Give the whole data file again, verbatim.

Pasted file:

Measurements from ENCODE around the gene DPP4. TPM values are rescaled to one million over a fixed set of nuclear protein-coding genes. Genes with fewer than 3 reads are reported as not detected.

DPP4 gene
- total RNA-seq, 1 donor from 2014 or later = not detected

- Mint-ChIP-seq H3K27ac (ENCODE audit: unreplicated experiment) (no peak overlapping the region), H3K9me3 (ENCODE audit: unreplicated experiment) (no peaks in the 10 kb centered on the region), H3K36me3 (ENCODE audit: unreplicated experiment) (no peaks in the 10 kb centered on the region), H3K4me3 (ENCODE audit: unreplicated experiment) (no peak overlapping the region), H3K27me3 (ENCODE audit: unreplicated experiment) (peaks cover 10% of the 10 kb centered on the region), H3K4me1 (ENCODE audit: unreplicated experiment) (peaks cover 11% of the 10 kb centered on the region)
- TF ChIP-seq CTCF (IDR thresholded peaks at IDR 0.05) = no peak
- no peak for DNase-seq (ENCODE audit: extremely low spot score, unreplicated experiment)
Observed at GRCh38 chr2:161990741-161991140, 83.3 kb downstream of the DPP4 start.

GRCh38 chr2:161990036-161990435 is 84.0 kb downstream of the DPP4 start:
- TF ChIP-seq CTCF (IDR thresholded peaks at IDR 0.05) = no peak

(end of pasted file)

Measurements from ENCODE around the gene DPP4. TPM values are rescaled to one million over a fixed set of nuclear protein-coding genes. Genes with fewer than 3 reads are reported as not detected.

DPP4 gene
- total RNA-seq, 1 donor from 2014 or later = not detected

- Mint-ChIP-seq H3K27ac (ENCODE audit: unreplicated experiment) (no peak overlapping the region), H3K9me3 (ENCODE audit: unreplicated experiment) (no peaks in the 10 kb centered on the region), H3K36me3 (ENCODE audit: unreplicated experiment) (no peaks in the 10 kb centered on the region), H3K4me3 (ENCODE audit: unreplicated experiment) (no peak overlapping the region), H3K27me3 (ENCODE audit: unreplicated experiment) (peaks cover 10% of the 10 kb centered on the region), H3K4me1 (ENCODE audit: unreplicated experiment) (peaks cover 11% of the 10 kb centered on the region)
- TF ChIP-seq CTCF (IDR thresholded peaks at IDR 0.05) = no peak
- no peak for DNase-seq (ENCODE audit: extremely low spot score, unreplicated experiment)
Observed at GRCh38 chr2:161990741-161991140, 83.3 kb downstream of the DPP4 start.

GRCh38 chr2:161990036-161990435 is 84.0 kb downstream of the DPP4 start:
- TF ChIP-seq CTCF (IDR thresholded peaks at IDR 0.05) = no peak